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Gordon Research Conference — Cell Growth and Proliferation

7th July 2019   -   12th July 2019
Mount Snow, West Dover, VT, United States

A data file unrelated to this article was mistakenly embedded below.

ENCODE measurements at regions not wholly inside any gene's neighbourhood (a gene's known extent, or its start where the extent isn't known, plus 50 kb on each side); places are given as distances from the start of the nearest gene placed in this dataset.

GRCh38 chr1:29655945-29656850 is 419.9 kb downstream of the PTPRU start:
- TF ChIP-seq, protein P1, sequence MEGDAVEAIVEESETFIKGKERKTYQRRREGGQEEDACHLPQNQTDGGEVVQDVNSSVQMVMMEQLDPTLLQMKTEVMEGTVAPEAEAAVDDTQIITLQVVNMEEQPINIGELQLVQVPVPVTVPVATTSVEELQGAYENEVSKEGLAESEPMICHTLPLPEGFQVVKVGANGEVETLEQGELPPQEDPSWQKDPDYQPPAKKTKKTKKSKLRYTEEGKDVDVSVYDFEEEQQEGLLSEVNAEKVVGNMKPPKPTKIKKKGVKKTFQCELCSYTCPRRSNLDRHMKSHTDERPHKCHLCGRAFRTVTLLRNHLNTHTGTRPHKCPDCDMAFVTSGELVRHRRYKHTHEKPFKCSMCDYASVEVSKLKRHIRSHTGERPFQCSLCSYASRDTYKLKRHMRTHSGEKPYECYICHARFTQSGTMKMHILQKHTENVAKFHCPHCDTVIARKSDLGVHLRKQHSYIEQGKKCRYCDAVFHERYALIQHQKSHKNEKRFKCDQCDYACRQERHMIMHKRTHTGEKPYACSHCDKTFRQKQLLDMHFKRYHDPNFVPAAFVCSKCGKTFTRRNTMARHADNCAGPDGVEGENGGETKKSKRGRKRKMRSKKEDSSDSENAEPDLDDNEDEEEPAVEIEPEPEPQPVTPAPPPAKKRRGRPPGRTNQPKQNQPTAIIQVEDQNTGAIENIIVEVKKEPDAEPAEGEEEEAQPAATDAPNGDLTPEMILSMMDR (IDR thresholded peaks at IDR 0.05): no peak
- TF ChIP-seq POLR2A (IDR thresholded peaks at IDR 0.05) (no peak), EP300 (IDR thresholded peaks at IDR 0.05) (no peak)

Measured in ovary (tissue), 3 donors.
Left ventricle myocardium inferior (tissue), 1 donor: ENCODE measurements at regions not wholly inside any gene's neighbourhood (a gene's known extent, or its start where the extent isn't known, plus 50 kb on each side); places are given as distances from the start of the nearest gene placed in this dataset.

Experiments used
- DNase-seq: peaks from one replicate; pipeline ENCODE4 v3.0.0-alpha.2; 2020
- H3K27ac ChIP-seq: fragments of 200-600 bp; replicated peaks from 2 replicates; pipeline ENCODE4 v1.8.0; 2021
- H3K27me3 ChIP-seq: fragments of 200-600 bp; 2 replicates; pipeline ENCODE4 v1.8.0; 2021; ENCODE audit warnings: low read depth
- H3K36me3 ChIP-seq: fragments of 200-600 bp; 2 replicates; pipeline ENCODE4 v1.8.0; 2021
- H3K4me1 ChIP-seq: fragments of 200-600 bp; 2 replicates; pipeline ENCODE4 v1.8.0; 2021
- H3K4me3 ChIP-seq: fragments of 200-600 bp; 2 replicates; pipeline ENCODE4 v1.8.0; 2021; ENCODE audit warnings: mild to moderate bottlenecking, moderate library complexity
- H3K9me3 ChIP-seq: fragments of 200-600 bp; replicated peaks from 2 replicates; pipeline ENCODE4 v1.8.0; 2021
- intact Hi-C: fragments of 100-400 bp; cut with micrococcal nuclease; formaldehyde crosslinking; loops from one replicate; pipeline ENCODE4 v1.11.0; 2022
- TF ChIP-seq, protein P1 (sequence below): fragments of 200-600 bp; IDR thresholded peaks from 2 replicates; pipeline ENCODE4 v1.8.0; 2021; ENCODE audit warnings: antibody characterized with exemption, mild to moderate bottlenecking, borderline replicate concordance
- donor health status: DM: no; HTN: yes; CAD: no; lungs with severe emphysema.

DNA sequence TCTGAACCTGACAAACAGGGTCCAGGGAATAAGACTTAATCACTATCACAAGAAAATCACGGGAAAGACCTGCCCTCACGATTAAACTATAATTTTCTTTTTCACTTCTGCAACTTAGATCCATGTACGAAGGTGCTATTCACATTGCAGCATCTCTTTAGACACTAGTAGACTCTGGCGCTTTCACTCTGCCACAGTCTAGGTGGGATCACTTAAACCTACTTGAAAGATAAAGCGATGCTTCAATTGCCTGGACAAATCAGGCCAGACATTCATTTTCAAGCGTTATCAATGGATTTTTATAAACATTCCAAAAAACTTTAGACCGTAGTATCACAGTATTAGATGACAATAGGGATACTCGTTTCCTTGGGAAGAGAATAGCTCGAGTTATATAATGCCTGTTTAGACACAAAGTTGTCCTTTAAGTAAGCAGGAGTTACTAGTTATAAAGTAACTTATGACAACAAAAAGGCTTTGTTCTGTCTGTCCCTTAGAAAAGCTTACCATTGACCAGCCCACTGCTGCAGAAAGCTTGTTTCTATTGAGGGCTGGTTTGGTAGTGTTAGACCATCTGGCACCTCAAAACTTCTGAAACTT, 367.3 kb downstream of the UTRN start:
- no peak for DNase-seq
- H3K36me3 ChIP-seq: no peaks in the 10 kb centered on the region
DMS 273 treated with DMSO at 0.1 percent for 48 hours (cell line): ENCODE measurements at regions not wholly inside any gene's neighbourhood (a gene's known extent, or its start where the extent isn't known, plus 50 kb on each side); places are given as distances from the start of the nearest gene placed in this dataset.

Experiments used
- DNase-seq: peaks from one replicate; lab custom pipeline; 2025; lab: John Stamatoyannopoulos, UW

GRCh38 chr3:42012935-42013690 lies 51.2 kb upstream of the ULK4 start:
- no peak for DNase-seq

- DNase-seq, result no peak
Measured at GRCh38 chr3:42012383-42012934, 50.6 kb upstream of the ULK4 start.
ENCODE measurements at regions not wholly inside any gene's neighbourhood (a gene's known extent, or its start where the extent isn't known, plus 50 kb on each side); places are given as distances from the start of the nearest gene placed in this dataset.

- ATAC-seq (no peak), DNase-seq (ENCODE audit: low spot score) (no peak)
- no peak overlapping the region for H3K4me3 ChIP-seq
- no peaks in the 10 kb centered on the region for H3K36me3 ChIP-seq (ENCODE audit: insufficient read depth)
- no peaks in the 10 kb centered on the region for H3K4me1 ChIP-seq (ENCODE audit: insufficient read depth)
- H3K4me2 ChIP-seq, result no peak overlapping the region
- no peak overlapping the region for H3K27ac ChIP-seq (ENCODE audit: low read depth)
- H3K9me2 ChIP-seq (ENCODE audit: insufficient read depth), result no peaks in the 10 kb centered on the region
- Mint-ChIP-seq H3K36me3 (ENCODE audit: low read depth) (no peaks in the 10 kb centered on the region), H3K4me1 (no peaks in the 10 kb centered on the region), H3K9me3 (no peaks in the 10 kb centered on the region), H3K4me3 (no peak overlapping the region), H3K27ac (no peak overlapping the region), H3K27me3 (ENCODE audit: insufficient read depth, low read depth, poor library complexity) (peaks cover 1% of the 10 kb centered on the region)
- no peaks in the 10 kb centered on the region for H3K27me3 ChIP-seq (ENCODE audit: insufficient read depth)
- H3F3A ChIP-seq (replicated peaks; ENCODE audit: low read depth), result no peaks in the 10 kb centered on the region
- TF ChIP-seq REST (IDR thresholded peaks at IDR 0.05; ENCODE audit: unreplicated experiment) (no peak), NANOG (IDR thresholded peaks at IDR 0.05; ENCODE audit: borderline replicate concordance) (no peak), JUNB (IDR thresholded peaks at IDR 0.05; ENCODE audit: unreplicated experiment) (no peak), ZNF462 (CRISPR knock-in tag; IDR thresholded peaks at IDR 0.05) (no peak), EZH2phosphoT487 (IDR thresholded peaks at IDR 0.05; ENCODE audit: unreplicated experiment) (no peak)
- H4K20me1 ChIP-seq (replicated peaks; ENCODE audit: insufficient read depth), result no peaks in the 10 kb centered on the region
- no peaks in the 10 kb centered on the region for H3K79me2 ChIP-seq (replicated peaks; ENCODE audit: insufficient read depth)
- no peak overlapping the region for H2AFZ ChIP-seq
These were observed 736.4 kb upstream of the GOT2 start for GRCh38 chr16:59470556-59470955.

The cell division cycle is an orchestrated series of molecular events whose coordination is essential to normal proliferation. Uncoordinated or poorly regulated cell cycles on the other hand, are the basis for many diseases, most notably cancer. The core cell cycle machinery has been a topic of intense investigation for several decades, and these efforts have produced a framework understanding of the process. Despite this achievement, our knowledge of cell cycle control is still quite incomplete. Recent progress using a variety of approaches such as molecular genetics, new quantitative single cell methods, and global analyses have yielded surprising and transformative discoveries. The field is now poised to expand in exciting new directions both by delving deeply into molecular mechanisms and by uncovering broader connections between the cell cycle control system and other key aspects of cell biology. These connections will ultimately integrate cell cycle control with developmental regulation, responses to intracellular and extracellular signals, metabolism, and the many pathways that govern cell proliferation. The Conference will focus on mechanisms of normal cell proliferation control, the many cell cycle variations required for normal growth, and the variety of abnormal cell cycle perturbations in cancer and other proliferative diseases. A wide variety of model experimental systems will be represented. Speakers will present a breadth of recent unpublished studies on topics including chromosome replication and segregation, intercellular heterogeneity, cell fate, developmental cell cycle control, stress and DNA damage responses, genome stability, cancer, aging, and opportunities for therapeutic intervention. The Chairs will gather an outstanding and diverse group of scientists from academia and industry who are at the forefront of research, and we will highlight younger scientists. Approximately half the talks will be selected from the submitted abstracts. We strongly encourage students and post-docs to attend the associated Gordon Research Seminar (GRS) that immediately precedes the GRC to present their findings and to network with other trainees and field leaders.

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